Differential impacts of six insecticides on a mealybug and its coccinellid predator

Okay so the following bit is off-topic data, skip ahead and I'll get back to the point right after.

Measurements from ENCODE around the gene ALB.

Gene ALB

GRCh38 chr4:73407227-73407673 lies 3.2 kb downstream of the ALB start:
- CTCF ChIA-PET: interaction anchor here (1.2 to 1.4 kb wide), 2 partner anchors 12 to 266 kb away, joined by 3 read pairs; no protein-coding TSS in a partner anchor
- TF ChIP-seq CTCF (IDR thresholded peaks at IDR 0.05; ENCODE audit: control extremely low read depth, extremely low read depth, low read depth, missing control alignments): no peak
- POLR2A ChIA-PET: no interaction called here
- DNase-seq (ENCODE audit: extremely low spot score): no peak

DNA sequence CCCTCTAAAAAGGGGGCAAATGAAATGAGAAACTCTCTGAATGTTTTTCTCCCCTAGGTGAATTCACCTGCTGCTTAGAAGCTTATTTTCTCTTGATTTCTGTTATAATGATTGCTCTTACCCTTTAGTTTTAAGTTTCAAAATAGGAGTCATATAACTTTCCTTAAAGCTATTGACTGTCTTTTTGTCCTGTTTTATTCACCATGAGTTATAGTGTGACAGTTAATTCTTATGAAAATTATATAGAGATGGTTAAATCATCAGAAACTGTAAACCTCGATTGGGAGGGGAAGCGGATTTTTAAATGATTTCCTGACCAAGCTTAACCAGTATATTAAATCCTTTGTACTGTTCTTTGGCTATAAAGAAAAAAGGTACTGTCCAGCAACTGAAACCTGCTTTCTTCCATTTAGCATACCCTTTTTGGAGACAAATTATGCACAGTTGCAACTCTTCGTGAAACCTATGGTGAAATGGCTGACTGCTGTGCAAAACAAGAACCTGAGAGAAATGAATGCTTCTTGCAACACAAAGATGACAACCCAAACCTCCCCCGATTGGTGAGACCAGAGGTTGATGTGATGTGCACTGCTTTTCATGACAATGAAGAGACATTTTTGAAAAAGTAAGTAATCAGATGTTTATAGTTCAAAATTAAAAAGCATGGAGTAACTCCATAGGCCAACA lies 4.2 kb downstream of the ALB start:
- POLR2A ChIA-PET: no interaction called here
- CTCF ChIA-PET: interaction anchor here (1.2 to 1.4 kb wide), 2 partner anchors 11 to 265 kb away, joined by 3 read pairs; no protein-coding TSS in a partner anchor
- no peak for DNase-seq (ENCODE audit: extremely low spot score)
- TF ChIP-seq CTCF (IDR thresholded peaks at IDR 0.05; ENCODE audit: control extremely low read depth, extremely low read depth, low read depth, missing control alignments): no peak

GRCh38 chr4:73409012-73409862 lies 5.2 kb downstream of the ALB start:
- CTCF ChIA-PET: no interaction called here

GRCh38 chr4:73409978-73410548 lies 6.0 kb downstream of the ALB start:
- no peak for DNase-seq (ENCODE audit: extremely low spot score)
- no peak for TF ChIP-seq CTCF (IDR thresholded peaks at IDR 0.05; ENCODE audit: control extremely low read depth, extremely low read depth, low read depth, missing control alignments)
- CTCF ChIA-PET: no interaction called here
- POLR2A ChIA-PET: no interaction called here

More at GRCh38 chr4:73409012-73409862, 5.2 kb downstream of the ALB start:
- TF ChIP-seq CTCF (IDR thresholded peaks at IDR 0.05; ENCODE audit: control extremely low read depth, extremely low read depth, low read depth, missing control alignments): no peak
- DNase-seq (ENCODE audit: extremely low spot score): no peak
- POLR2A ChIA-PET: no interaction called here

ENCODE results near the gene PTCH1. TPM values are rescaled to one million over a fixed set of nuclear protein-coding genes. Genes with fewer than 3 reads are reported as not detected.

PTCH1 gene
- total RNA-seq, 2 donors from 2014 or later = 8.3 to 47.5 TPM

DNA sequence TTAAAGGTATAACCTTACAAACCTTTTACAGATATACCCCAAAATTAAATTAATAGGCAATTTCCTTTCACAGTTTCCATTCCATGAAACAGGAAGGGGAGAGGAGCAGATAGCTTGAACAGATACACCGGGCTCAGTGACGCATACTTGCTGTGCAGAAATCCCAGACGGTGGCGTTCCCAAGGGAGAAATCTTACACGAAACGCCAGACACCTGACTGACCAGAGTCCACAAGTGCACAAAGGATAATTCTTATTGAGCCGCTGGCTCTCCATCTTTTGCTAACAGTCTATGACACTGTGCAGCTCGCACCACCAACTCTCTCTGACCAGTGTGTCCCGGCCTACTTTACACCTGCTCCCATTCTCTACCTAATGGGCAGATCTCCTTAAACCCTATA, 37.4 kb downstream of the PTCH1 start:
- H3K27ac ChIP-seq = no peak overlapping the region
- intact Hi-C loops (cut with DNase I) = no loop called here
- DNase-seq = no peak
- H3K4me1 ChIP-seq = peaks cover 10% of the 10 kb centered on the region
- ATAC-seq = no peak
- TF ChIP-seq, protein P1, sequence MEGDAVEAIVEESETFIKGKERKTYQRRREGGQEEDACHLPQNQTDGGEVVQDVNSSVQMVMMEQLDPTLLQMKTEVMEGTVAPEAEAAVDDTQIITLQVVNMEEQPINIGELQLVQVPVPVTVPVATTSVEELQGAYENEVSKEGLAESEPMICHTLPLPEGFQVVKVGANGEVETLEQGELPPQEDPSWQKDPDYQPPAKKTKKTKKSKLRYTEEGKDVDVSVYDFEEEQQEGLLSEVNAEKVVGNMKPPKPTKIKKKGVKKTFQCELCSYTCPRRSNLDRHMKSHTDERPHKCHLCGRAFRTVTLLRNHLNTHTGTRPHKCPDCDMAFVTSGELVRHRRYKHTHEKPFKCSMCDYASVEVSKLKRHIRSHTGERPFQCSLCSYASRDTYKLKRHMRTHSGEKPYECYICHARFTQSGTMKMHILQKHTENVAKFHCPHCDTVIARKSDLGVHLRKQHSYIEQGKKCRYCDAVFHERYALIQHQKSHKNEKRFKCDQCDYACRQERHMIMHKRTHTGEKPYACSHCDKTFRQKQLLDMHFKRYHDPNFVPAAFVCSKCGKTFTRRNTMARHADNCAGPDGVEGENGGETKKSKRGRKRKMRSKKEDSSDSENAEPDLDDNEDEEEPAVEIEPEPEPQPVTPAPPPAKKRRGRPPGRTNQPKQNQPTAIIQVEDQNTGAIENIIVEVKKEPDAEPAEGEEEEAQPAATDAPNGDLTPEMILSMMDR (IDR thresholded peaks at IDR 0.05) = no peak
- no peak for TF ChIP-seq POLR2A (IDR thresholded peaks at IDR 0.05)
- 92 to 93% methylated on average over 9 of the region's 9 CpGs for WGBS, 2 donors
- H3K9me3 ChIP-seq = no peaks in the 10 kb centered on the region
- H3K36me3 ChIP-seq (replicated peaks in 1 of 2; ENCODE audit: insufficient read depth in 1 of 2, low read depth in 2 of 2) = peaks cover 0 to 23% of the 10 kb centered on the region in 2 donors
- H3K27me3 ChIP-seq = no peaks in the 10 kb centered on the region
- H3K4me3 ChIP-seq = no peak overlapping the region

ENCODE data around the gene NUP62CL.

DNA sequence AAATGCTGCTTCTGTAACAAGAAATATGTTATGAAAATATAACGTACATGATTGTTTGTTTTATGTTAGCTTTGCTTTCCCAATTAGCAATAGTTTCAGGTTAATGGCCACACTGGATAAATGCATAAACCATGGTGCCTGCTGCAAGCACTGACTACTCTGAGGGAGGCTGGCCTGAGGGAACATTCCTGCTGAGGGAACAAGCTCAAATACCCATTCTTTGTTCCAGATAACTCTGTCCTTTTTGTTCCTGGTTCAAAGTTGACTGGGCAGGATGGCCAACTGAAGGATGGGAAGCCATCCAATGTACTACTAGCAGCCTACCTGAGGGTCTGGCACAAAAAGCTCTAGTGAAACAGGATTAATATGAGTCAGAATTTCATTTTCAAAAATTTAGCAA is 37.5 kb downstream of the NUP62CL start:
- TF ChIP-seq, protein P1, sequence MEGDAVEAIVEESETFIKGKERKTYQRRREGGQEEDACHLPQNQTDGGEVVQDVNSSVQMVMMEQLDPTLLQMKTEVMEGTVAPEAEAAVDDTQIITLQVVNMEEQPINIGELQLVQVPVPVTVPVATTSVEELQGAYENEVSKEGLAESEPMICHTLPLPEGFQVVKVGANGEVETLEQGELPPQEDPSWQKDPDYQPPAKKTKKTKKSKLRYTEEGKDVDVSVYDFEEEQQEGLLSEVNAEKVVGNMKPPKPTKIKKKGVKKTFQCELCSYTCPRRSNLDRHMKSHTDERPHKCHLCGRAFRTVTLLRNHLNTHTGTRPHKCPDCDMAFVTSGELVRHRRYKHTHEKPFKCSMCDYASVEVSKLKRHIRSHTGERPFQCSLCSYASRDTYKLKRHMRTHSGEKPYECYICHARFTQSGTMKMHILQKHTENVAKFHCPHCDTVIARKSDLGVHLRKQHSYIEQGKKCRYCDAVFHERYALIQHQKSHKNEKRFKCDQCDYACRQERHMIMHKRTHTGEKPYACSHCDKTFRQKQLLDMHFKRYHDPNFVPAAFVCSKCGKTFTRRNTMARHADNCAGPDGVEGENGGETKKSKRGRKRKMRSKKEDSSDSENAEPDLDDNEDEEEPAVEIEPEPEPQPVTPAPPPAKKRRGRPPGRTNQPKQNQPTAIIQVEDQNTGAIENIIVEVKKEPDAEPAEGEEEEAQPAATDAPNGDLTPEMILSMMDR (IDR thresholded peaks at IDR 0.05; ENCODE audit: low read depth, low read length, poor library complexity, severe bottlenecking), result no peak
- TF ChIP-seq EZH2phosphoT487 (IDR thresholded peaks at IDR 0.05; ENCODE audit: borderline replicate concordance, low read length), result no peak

Abstract Broad-spectrum insecticides may disrupt biological control and cause pest resurgence due to their negative impacts on natural enemies. The preservation of sustainable pest control in agroecosystems requires parallel assessments of insecticide toxicity to target pests and their key natural enemies. In the present study, the leaf dipping method was used to evaluate the relative toxicity of six insecticides to the striped mealybug, Ferrisia dasylirii (Cockerell) (Hemiptera: Pseudococcidae) and its predator, Tenuisvalvae notata (Mulsant) (Coleoptera: Coccinellidae). Three neurotoxic insecticides, lambda-cyhalothrin, methidathion and thiamethoxam, caused complete mortality of both pest and predator when applied at their highest field rates. In contrast, lufenuron, pymetrozine and pyriproxyfen caused moderate mortality of third-instar mealybug nymphs, and exhibited low or no toxicity to either larvae or adults of the lady beetle. At field rates, lufenuron and pymetrozine had negligible effects on prey consumption, development or reproduction of T. notata , but adults failed to emerge from pupae when fourth instar larvae were exposed to pyriproxyfen. In addition, pyriproxyfen caused temporary sterility; T. notata females laid non-viable eggs for three days after exposure, but recovered egg fertility thereafter. Our results indicate that the three neurotoxic insecticides can potentially control F. dasylirii , but are hazardous to its natural predator. In contrast, lufenuron and pymetrozine appear compatible with T. notata , although they appear less effective against the mealybug. Although the acute toxicity of pyriproxyfen to T. notata was low, some pupal mortality and reduced egg fertility suggest that this material could impede the predator's numerical response to mealybug populations. Highlights Neurotoxic insecticides killed both mealybug nymphs and Tenuisvalvae notata adults. Lufenuron and pymetrozine caused moderate mortality of mealybug and its predator. Lufenuron, pymetrozine and pyriproxyfen exhibited low impact on prey consumption. Pyriproxyfen did not affect lady beetle pupation but inhibited pupal metamorphosis. Pyriproxyfen caused temporary sterility of contaminated T. notata females. Graphical abstract [DISPLAY OMISSION]
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